The SMIL 2.0 specification includes a complex animation module for adding motion and change over time to vector graphics and even HTML elements. The animation module of the specification defines the syntax and behavior of the <animate> element, which should not be confused with the basic <animation> media object mentioned previously.
The ref element is a generic placeholder tag for referring to any other type of media. For instance, RealNetworks uses the ref element to add its proprietary RealPix documents (a markup language for defining the presentation and behavior of streaming images) to a SMIL file, as shown in this example:<ref src="rtsp://realserver.company.com/pix/ads.rp"/>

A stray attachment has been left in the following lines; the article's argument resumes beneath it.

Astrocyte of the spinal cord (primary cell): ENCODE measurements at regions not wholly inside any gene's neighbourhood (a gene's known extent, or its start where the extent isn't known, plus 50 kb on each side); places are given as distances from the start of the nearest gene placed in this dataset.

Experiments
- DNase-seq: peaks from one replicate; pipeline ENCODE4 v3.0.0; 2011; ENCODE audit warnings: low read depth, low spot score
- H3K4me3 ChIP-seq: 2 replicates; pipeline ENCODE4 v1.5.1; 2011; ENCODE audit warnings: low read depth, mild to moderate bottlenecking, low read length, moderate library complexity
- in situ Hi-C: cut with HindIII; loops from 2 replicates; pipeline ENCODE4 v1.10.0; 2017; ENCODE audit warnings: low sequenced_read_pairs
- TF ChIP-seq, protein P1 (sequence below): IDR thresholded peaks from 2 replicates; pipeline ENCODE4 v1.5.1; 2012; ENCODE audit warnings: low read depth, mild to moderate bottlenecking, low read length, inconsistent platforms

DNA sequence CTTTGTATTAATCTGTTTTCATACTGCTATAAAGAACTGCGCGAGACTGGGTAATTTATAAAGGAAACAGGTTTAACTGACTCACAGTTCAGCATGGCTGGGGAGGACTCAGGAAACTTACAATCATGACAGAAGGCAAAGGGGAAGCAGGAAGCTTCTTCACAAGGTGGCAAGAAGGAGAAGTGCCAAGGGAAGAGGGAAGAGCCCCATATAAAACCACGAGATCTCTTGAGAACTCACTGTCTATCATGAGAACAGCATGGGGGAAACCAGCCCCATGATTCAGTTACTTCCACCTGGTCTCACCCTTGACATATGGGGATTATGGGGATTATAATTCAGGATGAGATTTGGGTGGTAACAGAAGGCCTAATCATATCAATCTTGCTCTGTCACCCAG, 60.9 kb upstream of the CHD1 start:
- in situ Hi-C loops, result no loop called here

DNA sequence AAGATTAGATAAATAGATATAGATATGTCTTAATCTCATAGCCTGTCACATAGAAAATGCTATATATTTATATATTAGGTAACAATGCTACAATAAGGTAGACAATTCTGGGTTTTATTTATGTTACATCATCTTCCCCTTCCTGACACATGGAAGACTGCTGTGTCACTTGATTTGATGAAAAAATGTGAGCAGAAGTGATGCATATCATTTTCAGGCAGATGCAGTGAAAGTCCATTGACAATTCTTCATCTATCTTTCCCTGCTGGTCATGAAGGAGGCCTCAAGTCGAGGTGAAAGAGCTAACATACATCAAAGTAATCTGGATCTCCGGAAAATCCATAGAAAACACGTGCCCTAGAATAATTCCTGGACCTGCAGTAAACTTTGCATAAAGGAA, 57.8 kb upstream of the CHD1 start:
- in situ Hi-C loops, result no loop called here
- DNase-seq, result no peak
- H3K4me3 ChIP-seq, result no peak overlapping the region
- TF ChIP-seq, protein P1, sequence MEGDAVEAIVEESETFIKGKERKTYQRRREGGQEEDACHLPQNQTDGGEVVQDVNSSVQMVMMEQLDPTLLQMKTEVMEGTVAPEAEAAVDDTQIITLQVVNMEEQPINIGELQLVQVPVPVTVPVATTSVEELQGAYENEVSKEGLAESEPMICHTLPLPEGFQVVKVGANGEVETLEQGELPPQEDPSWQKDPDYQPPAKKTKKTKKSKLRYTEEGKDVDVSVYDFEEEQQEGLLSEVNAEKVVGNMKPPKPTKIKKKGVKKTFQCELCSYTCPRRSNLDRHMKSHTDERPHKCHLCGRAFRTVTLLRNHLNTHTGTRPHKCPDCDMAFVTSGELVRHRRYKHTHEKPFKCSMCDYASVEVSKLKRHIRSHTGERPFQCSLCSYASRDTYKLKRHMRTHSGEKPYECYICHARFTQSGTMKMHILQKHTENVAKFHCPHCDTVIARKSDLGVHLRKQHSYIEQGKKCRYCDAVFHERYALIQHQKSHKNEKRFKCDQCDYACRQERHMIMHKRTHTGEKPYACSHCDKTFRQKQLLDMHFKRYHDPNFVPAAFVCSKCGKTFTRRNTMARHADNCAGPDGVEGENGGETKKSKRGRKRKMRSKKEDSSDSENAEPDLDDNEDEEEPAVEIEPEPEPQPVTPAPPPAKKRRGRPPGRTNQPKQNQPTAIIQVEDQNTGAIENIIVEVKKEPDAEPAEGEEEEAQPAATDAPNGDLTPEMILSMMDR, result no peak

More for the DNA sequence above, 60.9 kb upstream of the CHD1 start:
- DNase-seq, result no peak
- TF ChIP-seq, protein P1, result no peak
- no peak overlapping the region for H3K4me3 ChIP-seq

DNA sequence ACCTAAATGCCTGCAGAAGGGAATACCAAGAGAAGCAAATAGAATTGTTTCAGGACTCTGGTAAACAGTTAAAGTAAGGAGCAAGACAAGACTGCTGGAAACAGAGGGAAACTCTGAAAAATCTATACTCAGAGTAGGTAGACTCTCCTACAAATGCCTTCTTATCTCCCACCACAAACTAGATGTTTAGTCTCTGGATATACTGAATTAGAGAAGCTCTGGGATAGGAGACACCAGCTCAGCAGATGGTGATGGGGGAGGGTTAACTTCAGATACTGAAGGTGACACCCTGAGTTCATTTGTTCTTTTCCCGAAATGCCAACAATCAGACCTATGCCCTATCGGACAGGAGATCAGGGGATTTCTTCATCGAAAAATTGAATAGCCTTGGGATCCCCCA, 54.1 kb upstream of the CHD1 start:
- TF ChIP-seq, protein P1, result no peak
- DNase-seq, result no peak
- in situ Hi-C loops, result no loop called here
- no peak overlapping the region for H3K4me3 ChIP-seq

Putting an element in its place
To place a media object in a particular region (as defined in the <layout> of the document), simply call the region by name within the media element tag using the region attribute as shown in this example:
Timing the Presentation
The SMIL specification provides a number of methods for controlling thetiming and synchronization of the presentation. Each presentation isconsidered to have a timeline along which the playback of various media is referenced.
Media elements are placed in special time container elements (<par>,<seq>, and <excl>) that define how the media should be played. The <par> element (short for "parallel") defines a group of elements that play at the same time. The <seq> element defines a sequence of elements that play one after another, in the order in which they appear in the SMIL document.